These are exposure studies associated with the disease and all of its children.
|Reference||Associated Study Title||Author's Summary||Study Factors||Stressor||Receptors||Country||Medium||Exposure Marker||Measurements||Outcome|
|1.||Ward-Caviness CK, et al. (2016).||CATHeterization GENetics (CATHGEN)||Our results reveal a novel gene (and possibly gene family) associated with peripheral arterial disease, via an interaction with traffic air pollution exposure; these results highlight the potential for interactions studies, particularly at the genome scale, to reveal novel biology linking environmental exposures to clinical outcomes.||genetics||Air Pollutants | Vehicle Emissions||Subjects with gene influence:BMP2 | Subjects with gene influence:BMP8A||United States||Details||Peripheral Arterial Disease|
|2.||D'Ippoliti D, et al. (2015).||Results provide new evidence for risk assessment of low-medium concentrations of arsenic and contribute to the ongoing debate about the threshold-dose of effect, suggesting that even concentrations below 10 micrograms per liter carry a mortality risk.||sex||Arsenic||Study subjects||Italy||Arsenic||Details||Death | Diabetes Mellitus | Lung Neoplasms | Myocardial Infarction | Peripheral Arterial Disease | Pulmonary Disease, Chronic Obstructive|
|3.||Chen CJ, et al. (1996).||In this study, we observed a significantly increased ischemic heart disease (ISHD) mortality among residents in the blackfoot disease (BFD)-endemic area, a significantly higher ISHD mortality for BFD patients than for age-, sex-, and residence-matched control subjects, and a dose-response relation between ISHD mortality and long-term exposure to ingested inorganic arsenic.||age | disease||Arsenic||Controls for disease:Peripheral Vascular Diseases | Subjects with disease:Peripheral Vascular Diseases | Study subjects||Taiwan, Province of China||water, drinking||Arsenic||Details||Death | Myocardial Ischemia|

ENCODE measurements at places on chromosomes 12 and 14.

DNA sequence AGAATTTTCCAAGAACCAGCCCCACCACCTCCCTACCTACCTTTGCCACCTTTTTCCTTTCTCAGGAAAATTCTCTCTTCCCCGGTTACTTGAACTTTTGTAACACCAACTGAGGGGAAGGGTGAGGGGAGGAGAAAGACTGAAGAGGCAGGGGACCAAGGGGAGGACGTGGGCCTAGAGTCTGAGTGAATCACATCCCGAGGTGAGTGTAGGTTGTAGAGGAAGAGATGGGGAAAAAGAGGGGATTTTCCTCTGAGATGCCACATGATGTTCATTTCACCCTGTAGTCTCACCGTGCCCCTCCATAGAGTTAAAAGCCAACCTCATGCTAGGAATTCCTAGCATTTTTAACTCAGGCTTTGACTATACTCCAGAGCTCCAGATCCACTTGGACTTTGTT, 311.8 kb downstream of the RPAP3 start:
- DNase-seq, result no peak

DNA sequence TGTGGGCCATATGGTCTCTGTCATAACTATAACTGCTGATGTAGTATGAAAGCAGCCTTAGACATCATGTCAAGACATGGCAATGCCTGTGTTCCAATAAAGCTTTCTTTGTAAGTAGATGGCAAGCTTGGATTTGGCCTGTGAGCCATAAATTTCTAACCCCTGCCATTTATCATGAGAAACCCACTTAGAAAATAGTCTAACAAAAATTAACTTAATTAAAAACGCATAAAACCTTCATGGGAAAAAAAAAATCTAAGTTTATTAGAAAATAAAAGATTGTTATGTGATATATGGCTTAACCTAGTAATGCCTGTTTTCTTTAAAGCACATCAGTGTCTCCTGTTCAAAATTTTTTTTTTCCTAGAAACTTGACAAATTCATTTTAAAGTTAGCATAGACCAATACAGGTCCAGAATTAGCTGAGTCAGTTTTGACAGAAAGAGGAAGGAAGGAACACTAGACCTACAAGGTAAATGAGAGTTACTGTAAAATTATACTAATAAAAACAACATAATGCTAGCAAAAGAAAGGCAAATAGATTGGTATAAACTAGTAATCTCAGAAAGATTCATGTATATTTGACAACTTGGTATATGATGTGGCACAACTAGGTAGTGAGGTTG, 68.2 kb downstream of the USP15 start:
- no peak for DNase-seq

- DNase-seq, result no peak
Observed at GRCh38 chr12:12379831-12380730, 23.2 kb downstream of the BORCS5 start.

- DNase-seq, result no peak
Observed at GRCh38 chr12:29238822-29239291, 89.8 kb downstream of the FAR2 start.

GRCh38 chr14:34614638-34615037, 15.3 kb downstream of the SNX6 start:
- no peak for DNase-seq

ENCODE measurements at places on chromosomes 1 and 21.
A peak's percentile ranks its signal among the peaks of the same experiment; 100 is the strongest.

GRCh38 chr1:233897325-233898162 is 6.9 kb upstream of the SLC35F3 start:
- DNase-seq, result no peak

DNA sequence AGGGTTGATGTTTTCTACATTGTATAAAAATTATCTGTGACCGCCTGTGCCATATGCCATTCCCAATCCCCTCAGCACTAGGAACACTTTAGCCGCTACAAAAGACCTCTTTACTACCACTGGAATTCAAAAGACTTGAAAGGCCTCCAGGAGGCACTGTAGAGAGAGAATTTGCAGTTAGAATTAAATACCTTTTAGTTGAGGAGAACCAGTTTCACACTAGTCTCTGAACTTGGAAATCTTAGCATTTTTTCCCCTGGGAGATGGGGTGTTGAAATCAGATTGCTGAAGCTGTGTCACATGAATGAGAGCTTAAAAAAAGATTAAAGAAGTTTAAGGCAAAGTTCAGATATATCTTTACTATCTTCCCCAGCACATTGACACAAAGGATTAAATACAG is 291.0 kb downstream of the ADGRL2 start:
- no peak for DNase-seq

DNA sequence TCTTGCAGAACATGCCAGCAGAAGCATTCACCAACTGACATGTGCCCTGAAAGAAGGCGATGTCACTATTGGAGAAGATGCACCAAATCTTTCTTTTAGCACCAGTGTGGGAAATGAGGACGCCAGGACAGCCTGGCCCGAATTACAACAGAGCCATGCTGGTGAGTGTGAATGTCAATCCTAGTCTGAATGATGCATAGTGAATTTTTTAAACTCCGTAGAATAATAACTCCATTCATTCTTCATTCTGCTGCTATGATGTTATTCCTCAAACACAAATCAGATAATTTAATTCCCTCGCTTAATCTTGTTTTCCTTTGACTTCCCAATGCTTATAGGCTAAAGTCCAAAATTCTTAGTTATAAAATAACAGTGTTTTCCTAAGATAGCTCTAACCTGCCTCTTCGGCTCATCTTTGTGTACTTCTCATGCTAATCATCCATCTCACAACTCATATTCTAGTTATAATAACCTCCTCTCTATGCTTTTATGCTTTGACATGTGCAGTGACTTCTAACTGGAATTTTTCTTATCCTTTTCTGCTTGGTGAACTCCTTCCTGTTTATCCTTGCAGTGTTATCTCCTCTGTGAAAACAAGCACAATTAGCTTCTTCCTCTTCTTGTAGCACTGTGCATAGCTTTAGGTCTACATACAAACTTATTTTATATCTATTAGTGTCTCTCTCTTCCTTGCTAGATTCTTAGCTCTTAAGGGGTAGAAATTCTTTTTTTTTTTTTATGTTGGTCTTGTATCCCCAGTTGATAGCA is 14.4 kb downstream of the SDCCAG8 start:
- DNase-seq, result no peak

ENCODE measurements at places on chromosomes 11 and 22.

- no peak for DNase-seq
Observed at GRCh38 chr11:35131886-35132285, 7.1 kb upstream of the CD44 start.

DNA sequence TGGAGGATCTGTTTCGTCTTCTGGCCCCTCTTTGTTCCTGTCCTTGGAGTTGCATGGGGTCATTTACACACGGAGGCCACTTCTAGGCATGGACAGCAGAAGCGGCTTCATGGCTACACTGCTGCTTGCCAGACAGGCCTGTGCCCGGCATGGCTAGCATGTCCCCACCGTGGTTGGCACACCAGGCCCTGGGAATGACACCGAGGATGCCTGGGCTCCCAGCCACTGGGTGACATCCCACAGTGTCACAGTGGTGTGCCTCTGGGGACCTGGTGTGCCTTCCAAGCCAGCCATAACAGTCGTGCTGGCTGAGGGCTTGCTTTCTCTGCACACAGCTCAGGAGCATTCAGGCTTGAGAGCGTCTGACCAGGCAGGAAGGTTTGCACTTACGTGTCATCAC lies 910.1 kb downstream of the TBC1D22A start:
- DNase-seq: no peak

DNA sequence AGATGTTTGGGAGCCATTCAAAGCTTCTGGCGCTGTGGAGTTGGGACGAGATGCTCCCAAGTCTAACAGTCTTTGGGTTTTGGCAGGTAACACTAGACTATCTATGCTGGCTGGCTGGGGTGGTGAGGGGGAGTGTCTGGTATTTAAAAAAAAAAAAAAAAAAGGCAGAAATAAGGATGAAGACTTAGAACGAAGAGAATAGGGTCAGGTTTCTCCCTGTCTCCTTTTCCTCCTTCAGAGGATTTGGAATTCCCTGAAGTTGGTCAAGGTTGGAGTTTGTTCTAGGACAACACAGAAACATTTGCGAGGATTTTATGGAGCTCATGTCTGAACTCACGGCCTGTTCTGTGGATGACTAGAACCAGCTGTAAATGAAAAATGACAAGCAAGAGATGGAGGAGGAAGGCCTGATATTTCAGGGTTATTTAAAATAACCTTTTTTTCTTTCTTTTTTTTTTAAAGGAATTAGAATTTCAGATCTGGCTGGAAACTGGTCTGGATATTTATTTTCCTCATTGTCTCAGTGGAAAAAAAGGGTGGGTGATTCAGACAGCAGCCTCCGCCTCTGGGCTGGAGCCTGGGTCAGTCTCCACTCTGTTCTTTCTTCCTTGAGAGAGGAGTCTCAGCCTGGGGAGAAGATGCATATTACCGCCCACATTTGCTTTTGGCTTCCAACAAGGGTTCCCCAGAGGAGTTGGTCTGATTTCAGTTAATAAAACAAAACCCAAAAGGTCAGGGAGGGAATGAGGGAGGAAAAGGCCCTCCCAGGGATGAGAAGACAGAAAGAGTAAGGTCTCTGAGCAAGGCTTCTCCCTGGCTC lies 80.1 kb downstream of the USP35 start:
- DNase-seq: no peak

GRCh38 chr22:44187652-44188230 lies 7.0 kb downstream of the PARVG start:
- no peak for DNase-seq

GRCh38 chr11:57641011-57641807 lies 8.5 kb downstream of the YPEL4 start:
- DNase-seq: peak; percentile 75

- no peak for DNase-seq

|4.||Shankar A, et al. (2012).||National Health and Nutrition Examination Survey (NHANES)||Urinary bisphenol A levels were significantly associated with peripheral arterial disease, independent of traditional cardiovascular disease risk factors.||race | sex | tobacco||bisphenol A||Study subjects||United States||urine||bisphenol A||Details||Peripheral Arterial Disease|
|5.||Tellez-Plaza M, et al. (2010).||National Health and Nutrition Examination Survey (NHANES)||In this representative sample of the US population, high cadmium levels were associated with an increased prevalence of Peripheral Artery Disease (PAD), but the association between cadmium and PAD at low cadmium exposures was markedly different in men and women.||sex||Cadmium | Cotinine | Lead||Controls for disease:Peripheral Arterial Disease | Subjects with disease:Peripheral Arterial Disease | Study subjects||United States||blood | serum | urine||Cadmium | Cotinine | Lead||Details||Peripheral Arterial Disease|